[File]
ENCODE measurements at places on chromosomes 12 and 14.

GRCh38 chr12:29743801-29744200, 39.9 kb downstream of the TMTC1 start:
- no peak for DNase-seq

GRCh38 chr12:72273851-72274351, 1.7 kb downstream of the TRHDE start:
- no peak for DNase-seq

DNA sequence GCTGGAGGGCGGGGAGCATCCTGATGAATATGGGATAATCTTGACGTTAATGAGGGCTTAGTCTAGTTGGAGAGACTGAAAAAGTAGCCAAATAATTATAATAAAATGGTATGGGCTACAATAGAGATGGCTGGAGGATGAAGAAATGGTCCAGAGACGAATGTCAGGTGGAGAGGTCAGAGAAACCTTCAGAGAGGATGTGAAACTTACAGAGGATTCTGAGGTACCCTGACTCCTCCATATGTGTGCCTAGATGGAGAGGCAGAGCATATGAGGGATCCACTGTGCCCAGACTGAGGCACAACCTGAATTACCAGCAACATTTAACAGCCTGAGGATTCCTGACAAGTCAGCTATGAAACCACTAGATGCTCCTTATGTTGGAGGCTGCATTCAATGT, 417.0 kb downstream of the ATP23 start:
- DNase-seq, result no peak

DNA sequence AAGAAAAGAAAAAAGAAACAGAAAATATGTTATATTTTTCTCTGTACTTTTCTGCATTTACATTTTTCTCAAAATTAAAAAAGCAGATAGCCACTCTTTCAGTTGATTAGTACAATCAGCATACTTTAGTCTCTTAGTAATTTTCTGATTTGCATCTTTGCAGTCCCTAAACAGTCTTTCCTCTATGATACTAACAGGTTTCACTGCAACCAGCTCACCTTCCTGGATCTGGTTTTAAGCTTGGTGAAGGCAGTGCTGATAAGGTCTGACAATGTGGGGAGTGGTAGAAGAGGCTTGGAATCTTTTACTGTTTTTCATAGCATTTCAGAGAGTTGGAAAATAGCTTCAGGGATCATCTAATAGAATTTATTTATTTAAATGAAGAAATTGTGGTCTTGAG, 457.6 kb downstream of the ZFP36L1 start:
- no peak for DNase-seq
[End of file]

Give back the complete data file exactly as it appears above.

ENCODE measurements at places on chromosomes 12 and 14.

GRCh38 chr12:29743801-29744200, 39.9 kb downstream of the TMTC1 start:
- no peak for DNase-seq

GRCh38 chr12:72273851-72274351, 1.7 kb downstream of the TRHDE start:
- no peak for DNase-seq

DNA sequence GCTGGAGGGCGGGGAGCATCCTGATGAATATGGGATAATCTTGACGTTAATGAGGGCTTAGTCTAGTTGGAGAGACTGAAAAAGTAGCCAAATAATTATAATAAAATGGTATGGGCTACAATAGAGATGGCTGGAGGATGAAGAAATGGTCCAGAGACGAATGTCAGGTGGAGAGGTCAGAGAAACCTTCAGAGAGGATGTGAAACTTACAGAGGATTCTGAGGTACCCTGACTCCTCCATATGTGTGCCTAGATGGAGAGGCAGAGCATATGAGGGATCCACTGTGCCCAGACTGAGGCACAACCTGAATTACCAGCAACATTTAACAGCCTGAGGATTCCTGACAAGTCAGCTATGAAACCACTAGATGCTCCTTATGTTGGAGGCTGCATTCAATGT, 417.0 kb downstream of the ATP23 start:
- DNase-seq, result no peak

DNA sequence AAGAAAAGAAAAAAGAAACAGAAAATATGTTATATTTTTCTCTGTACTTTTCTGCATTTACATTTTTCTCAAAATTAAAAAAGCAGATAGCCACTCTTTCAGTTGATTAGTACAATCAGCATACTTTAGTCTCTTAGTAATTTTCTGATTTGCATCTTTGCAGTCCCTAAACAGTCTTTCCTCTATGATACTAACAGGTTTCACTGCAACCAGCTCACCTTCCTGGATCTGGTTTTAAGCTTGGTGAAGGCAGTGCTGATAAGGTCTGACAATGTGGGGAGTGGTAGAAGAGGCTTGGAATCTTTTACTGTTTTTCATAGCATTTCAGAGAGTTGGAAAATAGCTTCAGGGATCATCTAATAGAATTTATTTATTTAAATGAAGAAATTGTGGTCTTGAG, 457.6 kb downstream of the ZFP36L1 start:
- no peak for DNase-seq